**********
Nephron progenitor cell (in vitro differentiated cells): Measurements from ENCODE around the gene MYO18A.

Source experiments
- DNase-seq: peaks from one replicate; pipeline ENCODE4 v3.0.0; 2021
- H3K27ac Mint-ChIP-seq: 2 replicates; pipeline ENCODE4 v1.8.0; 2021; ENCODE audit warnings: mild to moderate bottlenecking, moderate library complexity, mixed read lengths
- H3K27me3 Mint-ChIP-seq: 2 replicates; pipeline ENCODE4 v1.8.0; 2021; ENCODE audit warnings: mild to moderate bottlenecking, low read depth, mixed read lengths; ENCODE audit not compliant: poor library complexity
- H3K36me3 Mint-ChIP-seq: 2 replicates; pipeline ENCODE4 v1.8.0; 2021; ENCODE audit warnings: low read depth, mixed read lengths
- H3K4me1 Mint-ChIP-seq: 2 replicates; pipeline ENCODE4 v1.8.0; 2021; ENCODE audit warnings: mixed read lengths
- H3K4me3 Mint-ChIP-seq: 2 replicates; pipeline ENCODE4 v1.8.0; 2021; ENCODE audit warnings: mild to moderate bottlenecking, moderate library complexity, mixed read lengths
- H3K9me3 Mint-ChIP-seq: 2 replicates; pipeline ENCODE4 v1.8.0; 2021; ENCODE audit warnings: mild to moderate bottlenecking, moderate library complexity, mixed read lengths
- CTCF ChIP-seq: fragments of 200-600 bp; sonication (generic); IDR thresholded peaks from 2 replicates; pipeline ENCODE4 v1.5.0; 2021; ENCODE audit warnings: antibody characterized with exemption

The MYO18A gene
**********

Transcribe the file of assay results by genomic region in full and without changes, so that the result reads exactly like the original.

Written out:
Nephron progenitor cell (in vitro differentiated cells): Measurements from ENCODE around the gene MYO18A.

Source experiments
- DNase-seq: peaks from one replicate; pipeline ENCODE4 v3.0.0; 2021
- H3K27ac Mint-ChIP-seq: 2 replicates; pipeline ENCODE4 v1.8.0; 2021; ENCODE audit warnings: mild to moderate bottlenecking, moderate library complexity, mixed read lengths
- H3K27me3 Mint-ChIP-seq: 2 replicates; pipeline ENCODE4 v1.8.0; 2021; ENCODE audit warnings: mild to moderate bottlenecking, low read depth, mixed read lengths; ENCODE audit not compliant: poor library complexity
- H3K36me3 Mint-ChIP-seq: 2 replicates; pipeline ENCODE4 v1.8.0; 2021; ENCODE audit warnings: low read depth, mixed read lengths
- H3K4me1 Mint-ChIP-seq: 2 replicates; pipeline ENCODE4 v1.8.0; 2021; ENCODE audit warnings: mixed read lengths
- H3K4me3 Mint-ChIP-seq: 2 replicates; pipeline ENCODE4 v1.8.0; 2021; ENCODE audit warnings: mild to moderate bottlenecking, moderate library complexity, mixed read lengths
- H3K9me3 Mint-ChIP-seq: 2 replicates; pipeline ENCODE4 v1.8.0; 2021; ENCODE audit warnings: mild to moderate bottlenecking, moderate library complexity, mixed read lengths
- CTCF ChIP-seq: fragments of 200-600 bp; sonication (generic); IDR thresholded peaks from 2 replicates; pipeline ENCODE4 v1.5.0; 2021; ENCODE audit warnings: antibody characterized with exemption

The MYO18A gene